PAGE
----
• It's hereditary:  If both parents experienced bedwetting, a child has an 80 percent chance of having problems staying dry at night.
    • Deep sleeper: Nighttime incontinence is also related to a child being a deep sleeper.
    • A smaller bladder: Your child’s bladder may simply be smaller than other children her age, which makes it easier for the bladder to become full and spill over.
    • Fluid retention: Children who wet the bed tend to retain more fluid than other children. Our bodies retain fluid for our organs, such as our heart. But when you lie down, your heart doesn’t need to work as hard and your body gets rid of the extra fluid. Children who are more active during the day retain more fluid than children who aren’t as active.
    • The internal alarm is still developing: We all have an internal alarm that wakes us when our bladder needs to be emptied. The alarm becomes stronger as the child gets older.
    • Hormones aren’t lowering urine levels:  Antidiuretic hormone is released at night to slow down the production of urine, but some children may not be producing enough of the hormone to stay dry while they sleep.
    • Anxiety: Anxiety and stressful events, such as a new baby sibling, can cause a child to take a longer time to potty train at night or cause a child who’s already potty trained to start having bladder problems.
    • Sleep apnea: If she’s having trouble breathing at night due to inflammation or an enlargement of her tonsils or adenoids, it could be causing nighttime incontinence. Often, treating the sleep apnea can also help keep her dry.

    Other Causes:

    Dr. Hodges, MD is a specialist that also states that a child that has daytime and night time accidents can be caused by constipation.  In most cases the cause is chronic holding of pee, poop or both. He believes that constipation issues are often the cause of pee pee accidents.  Holding pee thickens and irritates the bladder, causing spontaneous, forceful contractions like hiccups. Holding poop stretches the colon, which presses against the bladder and irritates the nerves feeding it. When you treat constipation aggressively, wetting episodes almost always cease.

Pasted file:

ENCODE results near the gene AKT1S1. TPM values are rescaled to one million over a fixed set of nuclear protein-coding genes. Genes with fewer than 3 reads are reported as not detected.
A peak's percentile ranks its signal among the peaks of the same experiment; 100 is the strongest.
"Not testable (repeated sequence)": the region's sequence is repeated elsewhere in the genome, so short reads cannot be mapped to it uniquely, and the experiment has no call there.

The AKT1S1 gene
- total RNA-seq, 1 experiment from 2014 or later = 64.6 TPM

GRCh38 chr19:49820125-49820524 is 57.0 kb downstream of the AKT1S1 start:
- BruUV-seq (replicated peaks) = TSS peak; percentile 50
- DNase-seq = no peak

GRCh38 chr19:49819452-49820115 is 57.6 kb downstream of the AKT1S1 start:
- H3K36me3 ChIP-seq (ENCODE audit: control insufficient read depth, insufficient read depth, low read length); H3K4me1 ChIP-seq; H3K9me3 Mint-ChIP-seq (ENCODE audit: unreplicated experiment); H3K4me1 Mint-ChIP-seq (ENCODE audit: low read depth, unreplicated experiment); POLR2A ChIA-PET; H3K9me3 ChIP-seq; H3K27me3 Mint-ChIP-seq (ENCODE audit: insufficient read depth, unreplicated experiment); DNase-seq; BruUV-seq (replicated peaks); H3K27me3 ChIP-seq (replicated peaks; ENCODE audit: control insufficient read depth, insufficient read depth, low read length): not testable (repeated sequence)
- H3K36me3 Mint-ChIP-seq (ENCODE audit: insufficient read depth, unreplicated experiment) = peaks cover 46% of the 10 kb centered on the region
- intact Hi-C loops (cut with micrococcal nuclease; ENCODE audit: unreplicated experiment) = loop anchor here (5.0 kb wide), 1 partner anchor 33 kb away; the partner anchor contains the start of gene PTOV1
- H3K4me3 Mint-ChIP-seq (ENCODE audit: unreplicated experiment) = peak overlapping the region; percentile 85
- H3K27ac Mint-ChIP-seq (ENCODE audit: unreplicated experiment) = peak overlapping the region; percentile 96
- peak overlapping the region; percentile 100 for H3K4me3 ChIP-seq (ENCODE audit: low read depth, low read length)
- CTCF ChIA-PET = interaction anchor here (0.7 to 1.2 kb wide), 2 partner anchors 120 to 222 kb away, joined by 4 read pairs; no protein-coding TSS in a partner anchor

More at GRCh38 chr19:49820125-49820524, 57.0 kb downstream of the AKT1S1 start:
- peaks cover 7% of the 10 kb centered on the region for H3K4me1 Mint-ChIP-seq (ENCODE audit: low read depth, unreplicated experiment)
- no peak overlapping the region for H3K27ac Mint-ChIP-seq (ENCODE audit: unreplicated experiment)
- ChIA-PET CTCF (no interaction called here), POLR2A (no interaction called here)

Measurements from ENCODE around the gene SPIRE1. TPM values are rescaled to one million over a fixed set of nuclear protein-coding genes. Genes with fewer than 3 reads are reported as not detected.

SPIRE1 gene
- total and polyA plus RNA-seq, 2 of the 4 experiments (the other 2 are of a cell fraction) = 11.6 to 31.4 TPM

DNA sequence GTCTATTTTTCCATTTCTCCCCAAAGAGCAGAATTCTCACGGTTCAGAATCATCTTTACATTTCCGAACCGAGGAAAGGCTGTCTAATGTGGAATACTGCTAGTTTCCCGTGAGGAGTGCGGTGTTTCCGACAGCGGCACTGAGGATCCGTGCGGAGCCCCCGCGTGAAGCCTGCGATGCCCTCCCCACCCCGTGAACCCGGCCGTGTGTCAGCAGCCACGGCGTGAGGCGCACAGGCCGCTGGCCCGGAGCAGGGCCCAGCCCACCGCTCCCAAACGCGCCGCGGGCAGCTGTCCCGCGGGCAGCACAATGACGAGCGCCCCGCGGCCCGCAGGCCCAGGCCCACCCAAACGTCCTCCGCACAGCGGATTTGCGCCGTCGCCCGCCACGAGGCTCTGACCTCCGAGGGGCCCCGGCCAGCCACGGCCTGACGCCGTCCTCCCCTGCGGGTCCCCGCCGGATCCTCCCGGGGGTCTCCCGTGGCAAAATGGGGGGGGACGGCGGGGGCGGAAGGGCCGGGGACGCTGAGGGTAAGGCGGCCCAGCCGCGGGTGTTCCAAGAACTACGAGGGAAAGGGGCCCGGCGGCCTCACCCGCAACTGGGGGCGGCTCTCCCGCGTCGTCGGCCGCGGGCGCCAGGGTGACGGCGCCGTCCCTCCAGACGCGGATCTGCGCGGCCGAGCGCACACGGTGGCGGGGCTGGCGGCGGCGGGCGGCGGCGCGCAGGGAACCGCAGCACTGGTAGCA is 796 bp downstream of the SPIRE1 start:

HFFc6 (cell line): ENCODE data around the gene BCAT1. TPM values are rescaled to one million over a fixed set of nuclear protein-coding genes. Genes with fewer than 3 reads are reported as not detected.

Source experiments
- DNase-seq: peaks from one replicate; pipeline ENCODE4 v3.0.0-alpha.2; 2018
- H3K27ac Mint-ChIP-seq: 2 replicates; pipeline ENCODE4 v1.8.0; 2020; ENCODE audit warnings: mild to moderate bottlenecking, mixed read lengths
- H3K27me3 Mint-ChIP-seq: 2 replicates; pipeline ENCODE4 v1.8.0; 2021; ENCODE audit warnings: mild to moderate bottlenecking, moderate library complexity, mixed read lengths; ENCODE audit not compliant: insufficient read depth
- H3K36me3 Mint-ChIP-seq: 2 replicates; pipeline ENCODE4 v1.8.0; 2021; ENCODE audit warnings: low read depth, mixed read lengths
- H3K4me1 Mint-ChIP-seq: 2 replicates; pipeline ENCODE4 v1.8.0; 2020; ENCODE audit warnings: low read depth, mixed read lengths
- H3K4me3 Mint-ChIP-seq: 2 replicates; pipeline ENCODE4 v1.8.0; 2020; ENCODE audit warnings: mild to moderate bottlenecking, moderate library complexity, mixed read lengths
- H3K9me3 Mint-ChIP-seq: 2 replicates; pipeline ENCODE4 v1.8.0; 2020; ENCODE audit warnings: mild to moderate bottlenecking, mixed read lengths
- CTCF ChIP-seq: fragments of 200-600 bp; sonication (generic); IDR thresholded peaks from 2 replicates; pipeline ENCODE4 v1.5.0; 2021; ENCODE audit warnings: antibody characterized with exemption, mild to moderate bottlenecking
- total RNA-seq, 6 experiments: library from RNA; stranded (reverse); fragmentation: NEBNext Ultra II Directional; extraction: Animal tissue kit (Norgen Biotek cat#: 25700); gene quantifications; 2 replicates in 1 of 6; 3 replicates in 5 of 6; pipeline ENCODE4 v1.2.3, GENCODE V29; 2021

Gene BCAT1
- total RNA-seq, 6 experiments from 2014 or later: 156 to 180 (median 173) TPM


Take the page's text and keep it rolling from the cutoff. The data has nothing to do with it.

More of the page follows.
Dr. Hodges believes that constipation in children often goes unrecognized, even in children with grapefruit-sized poop masses lodged in their rectums.
    One of his patients was a 3.5 year old girl who was having "excessive" potty accidents; her previous doctor had missed a giant mass of stool in her rectum that made it impossible for her to stay dry. After she became his patient, he found her mass on an X-ray.

    Most kids with masses like hers poop DAILY (softer poop oozes around the hard mass), so no one is the wiser! Many doctors don't look for clogged rectums when patients present with accidents and bedwetting.  The answer is fueling your child with fiber rich foods and less processed, chicken nuggets and mac n cheese (I know, easier said than done.)  Since mine are the pickiest eaters on the planet and refuse all vegetables, I have them taking Juice Plus chewables and I signed up to sell it since it helps curb the cost :) You can read more about it here. Sorry, just had to throw in a plug there.  But it is my saving grace because without it, my kids would be more sick and definitely not be getting enough fiber.

    Also, here are a few books to help get your child to eat more fiber rich foods:

    Hope this helps some of you out there struggling with potty training your kids!  Hang in there, and if you need assistance with accidents and potty training, definitely talk to your doctor about options.


    1. This really helps shed some light on causes, as I had no idea about hormones and nervous system maturation. Thanks for posting!